upon the Indian population to refuse to pay taxes, particularly the tax on salt. The
campaign was a two hundred mile march to the sea, in which thousands of Indians
followed Gandhi from Ahmadabad to the Arabian Sea, where they made salt by vaporating
sea water. Once more Gandhi was arrested, but he was released in 1931, halting the
campaign after the British made compromises to his demands. In the same year Gandhi
represented the Indian National Congress at a conference in London.
In 1932, Gandhi began new civil-disobedience campaigns against the British.
Gandhi fasted for long periods several times; these fasts were effective measures against
the British, because revolution might well have broken out in India if he had died. In
September 1932, while in jail, Gandhi undertook a fast unto death to improve the status of
the Hindu Untouchables. The British, by permitting the Untouchables to be considered as
a separate part of the Indian voters, were, according to Gandhi, aid an injustice. Although
he was himself a member of the Vaisya (merchant) caste, Gandhi was the great leader of
the movement in India dedicated to terminating the unjust social and economic aspects of
the caste system.

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In 1934 Gandhi formally resigned from politics. He raveled through India,
teaching nonviolence. A few years later, in 1939, he again returned to active political life
because of the pending federation of Indian principalities with the rest of India. Public
unrest caused by the fast was so great that the colonial government intervened and the
demands were granted. The Mahatma again became the most important political figure in
India.


When World War II broke out, the congress party and Gandhi demanded a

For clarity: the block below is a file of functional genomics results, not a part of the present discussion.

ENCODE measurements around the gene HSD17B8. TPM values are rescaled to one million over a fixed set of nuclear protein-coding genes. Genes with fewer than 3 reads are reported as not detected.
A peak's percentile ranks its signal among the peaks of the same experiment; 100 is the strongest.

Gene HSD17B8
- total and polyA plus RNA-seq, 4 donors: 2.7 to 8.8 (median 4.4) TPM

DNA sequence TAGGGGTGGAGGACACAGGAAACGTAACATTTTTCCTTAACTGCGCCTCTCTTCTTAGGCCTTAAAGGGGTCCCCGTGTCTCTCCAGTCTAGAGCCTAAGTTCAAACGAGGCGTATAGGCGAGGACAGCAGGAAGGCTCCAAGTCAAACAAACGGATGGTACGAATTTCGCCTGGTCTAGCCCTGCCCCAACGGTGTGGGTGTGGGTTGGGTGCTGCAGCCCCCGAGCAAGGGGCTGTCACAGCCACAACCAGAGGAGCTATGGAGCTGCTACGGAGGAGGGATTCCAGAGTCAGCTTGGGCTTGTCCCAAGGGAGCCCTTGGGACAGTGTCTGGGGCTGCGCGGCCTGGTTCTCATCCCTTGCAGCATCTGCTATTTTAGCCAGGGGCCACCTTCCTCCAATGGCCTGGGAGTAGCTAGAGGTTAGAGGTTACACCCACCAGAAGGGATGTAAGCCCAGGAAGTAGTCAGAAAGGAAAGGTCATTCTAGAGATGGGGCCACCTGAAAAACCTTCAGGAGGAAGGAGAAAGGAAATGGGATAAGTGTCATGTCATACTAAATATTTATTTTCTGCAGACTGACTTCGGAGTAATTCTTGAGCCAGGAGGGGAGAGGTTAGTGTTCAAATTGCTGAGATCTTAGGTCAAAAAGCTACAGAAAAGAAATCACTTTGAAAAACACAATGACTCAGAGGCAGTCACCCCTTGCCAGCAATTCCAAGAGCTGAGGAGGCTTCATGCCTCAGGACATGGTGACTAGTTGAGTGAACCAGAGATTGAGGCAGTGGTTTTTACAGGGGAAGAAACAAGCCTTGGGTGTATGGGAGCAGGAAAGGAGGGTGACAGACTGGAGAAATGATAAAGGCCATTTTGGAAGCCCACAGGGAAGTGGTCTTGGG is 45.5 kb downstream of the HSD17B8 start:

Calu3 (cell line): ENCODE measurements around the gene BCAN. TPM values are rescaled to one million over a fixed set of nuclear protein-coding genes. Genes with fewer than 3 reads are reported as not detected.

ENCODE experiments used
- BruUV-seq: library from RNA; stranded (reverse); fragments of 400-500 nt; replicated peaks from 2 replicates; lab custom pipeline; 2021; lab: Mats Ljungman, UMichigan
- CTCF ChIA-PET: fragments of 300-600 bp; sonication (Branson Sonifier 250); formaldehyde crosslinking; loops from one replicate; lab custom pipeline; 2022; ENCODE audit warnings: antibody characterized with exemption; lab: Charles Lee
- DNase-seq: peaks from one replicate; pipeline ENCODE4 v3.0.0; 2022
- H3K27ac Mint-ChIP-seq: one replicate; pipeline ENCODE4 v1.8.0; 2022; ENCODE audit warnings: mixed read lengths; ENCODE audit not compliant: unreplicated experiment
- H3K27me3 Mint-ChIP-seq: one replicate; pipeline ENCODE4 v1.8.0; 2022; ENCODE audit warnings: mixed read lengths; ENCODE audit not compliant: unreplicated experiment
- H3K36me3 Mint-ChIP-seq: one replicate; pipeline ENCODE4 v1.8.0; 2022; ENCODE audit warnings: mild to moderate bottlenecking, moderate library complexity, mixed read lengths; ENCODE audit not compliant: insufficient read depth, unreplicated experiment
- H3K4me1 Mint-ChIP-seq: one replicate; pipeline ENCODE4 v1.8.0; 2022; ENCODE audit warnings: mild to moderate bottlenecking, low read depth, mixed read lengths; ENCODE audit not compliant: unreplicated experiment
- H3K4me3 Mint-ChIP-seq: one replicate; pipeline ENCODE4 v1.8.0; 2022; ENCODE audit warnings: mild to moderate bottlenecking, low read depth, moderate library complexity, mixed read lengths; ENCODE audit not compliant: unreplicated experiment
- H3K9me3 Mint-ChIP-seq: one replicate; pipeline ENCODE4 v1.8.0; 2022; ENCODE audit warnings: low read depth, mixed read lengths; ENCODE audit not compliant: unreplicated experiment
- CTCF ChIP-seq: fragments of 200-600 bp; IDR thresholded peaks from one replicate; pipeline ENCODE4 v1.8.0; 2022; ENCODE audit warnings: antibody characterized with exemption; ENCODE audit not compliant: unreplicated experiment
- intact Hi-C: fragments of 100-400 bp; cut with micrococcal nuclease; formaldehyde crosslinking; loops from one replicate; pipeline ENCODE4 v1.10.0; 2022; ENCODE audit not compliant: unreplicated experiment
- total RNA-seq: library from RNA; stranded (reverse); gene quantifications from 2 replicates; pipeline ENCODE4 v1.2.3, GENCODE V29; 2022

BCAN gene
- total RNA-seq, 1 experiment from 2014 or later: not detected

declaration of war aims and their application to India. As a reaction to the unsatisfactory
response from the British, the party decided not to support Britain in the war unless the
country was granted complete and immediate independence. The British refused, offering
compromises that were rejected.


By 1944 the Indian struggle for Independence was in its final stages, the British
government having agreed to independence on condition that the two contending
nationalist groups, the Muslim league and the Congress party, should resolve their
differences. Gandhi stood steadfastly against the partition of India but ultimately had to
agree, in the hope that internal peace would be achieved after the Muslims demand for
separation had been satisfied. India and Pakistan became separate states when the British
granted India its independence in 1947. During the riots that followed the partition of
India, Gandhi pleaded with Hindus and Muslims to live together peacefully. Riots
engulfed Calcutta, one of the largest cities in India, and the Mahatma fasted until
disturbance ceased. On January 13, 1948, he undertook another successful fast in New
Delhi to bring about peace.


Religious violence soon declined in India and Pakistan, and the teachings of
Gandhi came to inspire nonviolent movements elsewhere. Within fifty five years of his self
awakening after being evicted from South Africa train compartment, Gandhi managed to
evict the British Empire from India.